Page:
Patients, Power, Participation: How Enrolling in Clinical Trials Can Help Ensure That The Future of Pain Medicine is Now

Clinical trials

This piece has been entered in the Patients Have Power Writing Contest run by Clara Health designed to raise awareness about clinical trials.

“It’s a USB port for your brain, and it’s going to help you manage your fibromyalgia pain.” Imagine your doctor explaining this to you at your next appointment. She hands you the device – it looks like a headband with an electrode in the centre. “When the electrode makes contact with your forehead, it stimulates a nerve that connects directly with parts of the brain which regulate your nervous system. By wearing it twice a day for 20 minutes, your pain will be reduced and your mood will improve.” No drugs. No side effects.

Does this sound like science fiction? Amazingly, it may soon be a reality, thanks to a new clinical trial being conducted at the University of Cincinnati on an external Trigeminal Nerve Stimulation device. Research on these this device has shown positive results already for migraine, depression and PTSD.

Or how about sitting in a chair, drinking a cup of coffee, while a coil placed against the side of your head directs magnetic waves at areas deep inside your brain that are affected by fibromyalgia? This is called transcranial magnetic stimulation, and recent clinical studies have found significant pain reduction in people with fibromyalgia after twenty sessions spread over one month. These are just some of the next generation treatments for chronic pain currently being studied.

Since my diagnosis six years ago, I have tried dozens of treatments, prescribed by multiple specialists, with very limited results. I’m still unable to work full-time because of my chronic pain. The possibility that a new device, strategy or medication could reduce my pain so significantly that I could regain my activity levels seems like a dream just out of reach. I know that I’m not alone in this experience.

Given how critical it is for there to be safe and effective treatments for chronic pain, conducting new research has never been more urgent. I believe it is vitally important that people living with chronic conditions understand the research process and learn how they can advocate and participate in it, so that one day we can realize a world where chronic pain is easily treatable.

Participating in Research Trials: How to Ensure that the Future is Now

Treatment trials are necessary to get the gold stamp of approval for new medical interventions from the US Food and Drug Administration (FDA). Research proves that a new drug or approach is effective and safe. This validation is necessary for doctors to find out about new treatments and for insurance companies to cover the costs.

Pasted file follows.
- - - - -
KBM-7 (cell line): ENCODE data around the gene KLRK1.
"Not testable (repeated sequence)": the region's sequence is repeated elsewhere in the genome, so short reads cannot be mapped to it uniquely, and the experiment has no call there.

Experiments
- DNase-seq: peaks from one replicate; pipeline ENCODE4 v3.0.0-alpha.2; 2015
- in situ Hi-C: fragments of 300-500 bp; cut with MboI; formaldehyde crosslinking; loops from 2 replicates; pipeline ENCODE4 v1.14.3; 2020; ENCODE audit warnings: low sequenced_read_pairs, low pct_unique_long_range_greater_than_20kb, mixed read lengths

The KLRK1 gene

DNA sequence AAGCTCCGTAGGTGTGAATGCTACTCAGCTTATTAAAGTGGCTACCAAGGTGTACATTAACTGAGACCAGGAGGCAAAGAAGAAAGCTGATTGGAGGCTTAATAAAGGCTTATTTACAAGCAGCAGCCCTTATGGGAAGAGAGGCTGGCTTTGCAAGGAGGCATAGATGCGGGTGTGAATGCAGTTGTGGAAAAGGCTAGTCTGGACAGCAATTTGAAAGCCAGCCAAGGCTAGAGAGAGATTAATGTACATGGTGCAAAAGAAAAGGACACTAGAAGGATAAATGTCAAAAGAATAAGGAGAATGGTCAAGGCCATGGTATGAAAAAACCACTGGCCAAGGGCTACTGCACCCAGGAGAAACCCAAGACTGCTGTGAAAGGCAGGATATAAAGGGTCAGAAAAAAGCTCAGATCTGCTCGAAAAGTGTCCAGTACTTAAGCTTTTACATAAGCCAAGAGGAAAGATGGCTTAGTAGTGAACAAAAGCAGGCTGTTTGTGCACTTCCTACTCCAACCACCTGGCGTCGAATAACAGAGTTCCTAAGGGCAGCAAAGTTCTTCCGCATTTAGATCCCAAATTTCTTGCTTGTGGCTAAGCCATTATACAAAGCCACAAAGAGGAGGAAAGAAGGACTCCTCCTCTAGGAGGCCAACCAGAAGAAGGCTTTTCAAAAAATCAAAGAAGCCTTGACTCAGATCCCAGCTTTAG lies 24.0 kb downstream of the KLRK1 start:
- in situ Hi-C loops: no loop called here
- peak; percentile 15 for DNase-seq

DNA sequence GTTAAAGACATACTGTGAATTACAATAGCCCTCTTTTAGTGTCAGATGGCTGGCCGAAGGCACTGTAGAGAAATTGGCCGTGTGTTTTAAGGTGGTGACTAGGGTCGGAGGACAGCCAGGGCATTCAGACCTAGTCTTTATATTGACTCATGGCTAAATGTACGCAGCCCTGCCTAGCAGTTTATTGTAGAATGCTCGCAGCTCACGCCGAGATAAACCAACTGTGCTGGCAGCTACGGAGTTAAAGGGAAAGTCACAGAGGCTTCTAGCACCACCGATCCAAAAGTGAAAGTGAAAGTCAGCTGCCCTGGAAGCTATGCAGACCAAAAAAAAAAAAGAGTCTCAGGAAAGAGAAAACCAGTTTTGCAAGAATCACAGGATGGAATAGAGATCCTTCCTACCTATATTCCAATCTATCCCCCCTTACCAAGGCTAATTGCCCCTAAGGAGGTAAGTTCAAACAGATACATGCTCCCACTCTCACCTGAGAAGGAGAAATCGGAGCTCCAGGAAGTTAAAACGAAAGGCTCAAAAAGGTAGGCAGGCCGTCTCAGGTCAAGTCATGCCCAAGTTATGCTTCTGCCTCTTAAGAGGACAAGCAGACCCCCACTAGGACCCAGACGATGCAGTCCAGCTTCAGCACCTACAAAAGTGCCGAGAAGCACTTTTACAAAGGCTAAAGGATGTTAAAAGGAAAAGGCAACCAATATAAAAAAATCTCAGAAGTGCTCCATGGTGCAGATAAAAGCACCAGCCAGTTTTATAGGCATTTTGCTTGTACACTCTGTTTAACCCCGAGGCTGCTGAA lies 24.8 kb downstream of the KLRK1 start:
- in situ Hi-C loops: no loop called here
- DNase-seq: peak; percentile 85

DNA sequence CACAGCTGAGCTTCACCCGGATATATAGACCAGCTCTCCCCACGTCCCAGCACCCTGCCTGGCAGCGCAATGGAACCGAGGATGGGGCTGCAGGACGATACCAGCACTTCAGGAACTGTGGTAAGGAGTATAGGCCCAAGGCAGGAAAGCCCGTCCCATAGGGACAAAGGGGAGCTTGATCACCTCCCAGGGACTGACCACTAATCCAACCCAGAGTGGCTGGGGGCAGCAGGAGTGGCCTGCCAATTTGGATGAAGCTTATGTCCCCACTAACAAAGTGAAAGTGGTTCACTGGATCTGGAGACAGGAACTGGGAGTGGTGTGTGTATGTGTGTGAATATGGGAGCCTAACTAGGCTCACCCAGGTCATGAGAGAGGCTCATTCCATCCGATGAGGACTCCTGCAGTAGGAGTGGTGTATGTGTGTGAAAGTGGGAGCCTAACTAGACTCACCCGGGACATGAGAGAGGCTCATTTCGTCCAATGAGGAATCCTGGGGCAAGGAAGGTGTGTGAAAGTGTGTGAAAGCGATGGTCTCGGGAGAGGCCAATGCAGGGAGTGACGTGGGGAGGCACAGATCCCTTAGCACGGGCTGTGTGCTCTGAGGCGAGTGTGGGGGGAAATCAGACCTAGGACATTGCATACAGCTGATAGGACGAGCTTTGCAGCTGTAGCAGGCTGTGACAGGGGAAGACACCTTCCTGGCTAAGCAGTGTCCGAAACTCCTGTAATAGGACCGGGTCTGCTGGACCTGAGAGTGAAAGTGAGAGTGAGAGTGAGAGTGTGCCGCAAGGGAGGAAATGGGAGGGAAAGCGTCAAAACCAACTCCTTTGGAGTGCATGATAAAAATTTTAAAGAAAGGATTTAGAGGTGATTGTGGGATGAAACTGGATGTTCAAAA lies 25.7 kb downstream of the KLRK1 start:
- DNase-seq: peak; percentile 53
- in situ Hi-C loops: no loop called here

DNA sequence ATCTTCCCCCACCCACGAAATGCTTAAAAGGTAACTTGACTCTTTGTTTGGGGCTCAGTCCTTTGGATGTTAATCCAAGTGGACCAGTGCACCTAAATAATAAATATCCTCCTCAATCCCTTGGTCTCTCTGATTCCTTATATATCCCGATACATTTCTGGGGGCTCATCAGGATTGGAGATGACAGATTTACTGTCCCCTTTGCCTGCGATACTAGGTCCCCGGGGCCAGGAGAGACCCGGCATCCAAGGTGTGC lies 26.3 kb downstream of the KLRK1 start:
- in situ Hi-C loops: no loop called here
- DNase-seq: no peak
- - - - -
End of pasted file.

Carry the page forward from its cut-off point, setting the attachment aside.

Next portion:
Ultimately, the only way that new treatments can be developed is if patients join clinical trials. Participating in medical research is the most proactive way patients can contribute to improving how fibromyalgia is understood and treated. Personally, I find the thought of channeling my frustration at the lack of treatment options and taking action by enrolling in a research study exciting and empowering.

Participants in clinical trials have the opportunity to access cutting-edge therapies before they are made widely available, often at leading medical facilities. Experimental treatments can be appealing to individuals who have failed to benefit from conventional treatments. There is no cost to participate in medical research and health insurance is not required. Additionally, some studies compensate individuals who join the clinical trial.

What Safeguards Are in Place to Protect Participants During the Research Process?

Many people are reluctant to consider enrolling in clinical trials because they worry about the safety of being a research “guinea pig”. This is a natural response when confronted with the unknowns of a new treatment. When I did my own research into the safety of clinical trials, I was reassured by the rigorous process that is in place to protect patients. It’s important to be aware that all experimental treatments come with the risk of side effects – and these can range from unpleasant to life-threatening, depending on the nature of the medical intervention being studied. You should discuss any potential treatment trials you are considering enrolling in with your healthcare provider first!

Before a study can be conducted, it has to be assessed by an Institutional Review Board, which is made up of doctors and laypersons. They evaluate the design of the study to ensure that participants have their rights protected and are not exposed to undue risk.

In order to participate in a treatment trial, you must give informed consent. This means you have had the purpose and process of the study explained to you, including any and all potential risks, and that you understand you can leave the study any time.

When you think of clinical trials, you probably think of pharmaceutical drugs. But, did you know that many clinical trials focus on alternative and complementary therapies (like massage or acupuncture), mind/body therapies (like meditation), lifestyle changes (like exercise) and medical devices? Some people may be interested in participating in research studying these non-drug pain management strategies (like these arthritis clinical trials that don’t explore new drugs).